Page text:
• View from Battery DeGolyer

    Vicksburg

    National Military Park Mississippi

Battle of Big Black River Bridge (May 17)

Modern-day Big Black River

Modern-day Big Black River

NPS Photo

Pemberton ordered Bowen's division, and a fresh brigade commanded by Brigadier General John Vaughn, to hold the bridges across Big Black River long enough for General Loring to cross. Unbeknownst to Pemberton, however, Loring was not marching toward the river, but instead northeast, to join with the forces of General Johnston. Federal troops appeared early in the morning and prepared to storm the defenses, with McClernand's XIII Corps quickly deploying along the road and Union artillery opening on the Confederate fortifications with solid shot and shell.
 
Big Black River Battlefield

Big Black River Battlefield

NPS Photo

The Confederate line was naturally strong, and formed an arc with its left flank resting on Big Black River and the right flank on Gin Lake. A bayou of waist-deep water fronted a portion of the line, and 18 cannon were placed to sweep the flat open ground to the east. As both sides prepared for battle, Union troops took advantage of terrain features and Brigadier General Mike Lawler, on the Federal right, deployed his men in a meander scar not far from the Southern line of defense.

Believing that his men could cover the intervening ground quickly, and with little loss, Lawler boldly ordered his troops to fix bayonets and charge. With a mighty cheer the Federals swept across the open ground, through the bayou, and over the parapets. From beginning to end, the charge lasted three minutes.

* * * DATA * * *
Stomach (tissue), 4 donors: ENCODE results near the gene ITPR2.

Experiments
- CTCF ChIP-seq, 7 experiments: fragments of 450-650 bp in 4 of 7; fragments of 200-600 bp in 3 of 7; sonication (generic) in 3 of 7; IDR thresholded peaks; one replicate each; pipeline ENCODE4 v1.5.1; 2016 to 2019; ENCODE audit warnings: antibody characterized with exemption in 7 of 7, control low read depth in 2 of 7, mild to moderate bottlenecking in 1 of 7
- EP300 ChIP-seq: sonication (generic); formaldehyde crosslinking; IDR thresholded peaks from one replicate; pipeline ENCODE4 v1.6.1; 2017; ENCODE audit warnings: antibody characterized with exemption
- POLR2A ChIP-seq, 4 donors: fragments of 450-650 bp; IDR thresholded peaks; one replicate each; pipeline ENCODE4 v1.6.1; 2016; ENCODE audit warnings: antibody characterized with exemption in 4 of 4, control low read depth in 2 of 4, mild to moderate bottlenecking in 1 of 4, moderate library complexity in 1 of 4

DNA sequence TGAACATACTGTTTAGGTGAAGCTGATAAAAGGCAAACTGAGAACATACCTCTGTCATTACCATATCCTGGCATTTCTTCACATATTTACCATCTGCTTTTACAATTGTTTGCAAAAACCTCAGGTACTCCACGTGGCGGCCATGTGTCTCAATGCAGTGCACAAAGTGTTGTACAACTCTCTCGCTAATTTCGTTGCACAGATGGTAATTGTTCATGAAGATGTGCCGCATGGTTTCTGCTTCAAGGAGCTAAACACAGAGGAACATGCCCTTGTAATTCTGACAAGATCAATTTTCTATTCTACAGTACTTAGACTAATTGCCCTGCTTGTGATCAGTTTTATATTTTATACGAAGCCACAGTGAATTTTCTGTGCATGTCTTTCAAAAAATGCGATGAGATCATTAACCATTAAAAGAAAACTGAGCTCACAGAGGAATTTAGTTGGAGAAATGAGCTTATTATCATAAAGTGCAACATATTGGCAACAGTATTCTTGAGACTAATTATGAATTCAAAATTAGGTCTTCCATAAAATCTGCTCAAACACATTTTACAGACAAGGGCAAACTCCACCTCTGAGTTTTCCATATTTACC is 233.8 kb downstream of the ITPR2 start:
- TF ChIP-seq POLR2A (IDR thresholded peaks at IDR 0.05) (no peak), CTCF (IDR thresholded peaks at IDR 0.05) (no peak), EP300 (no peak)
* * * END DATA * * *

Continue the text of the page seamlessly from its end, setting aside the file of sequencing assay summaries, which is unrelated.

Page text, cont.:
Big Black River Bridge

Big Black River Bridge

NPS Photo

Overwhelmed by the charge, Confederate soldiers threw down their rifle-muskets and ran toward the bridges across the river. In the panic and confusion of defeat, many Confederate soldiers attempted to swim across the river and drowned. Luckily, Pemberton's chief engineer, Major Samuel Lockett, set the bridges on fire, effectively cutting off pursuit by the victorious Union army. Badly shaken, the Confederates staggered back into the Vicksburg defenses and prepared to resist the Union onslaught.

Confederate losses at the Big Black River Bridge were not accurately reported, but 1,751 men, 18 cannon, and 5 battleflags were captured by the Federals. Union casualties totaled only 279 men, of whom 39 were killed, 237 wounded, and 3 missing. Grant's forces bridged the river at three locations and, flushed with victory, pushed hard toward Vicksburg on May 18.

The Civil War-era bridge which spanned the river at this site was set on fire by the Confederates to prevent pursuit by Grant's victorious army. The modern railroad bridge is pictured above.
 

Did You Know?

Did You Know?

Vicksburg National Military Park was the last of the first five National Military Parks established by the Congress of the United States during the last quarter of the 19th century.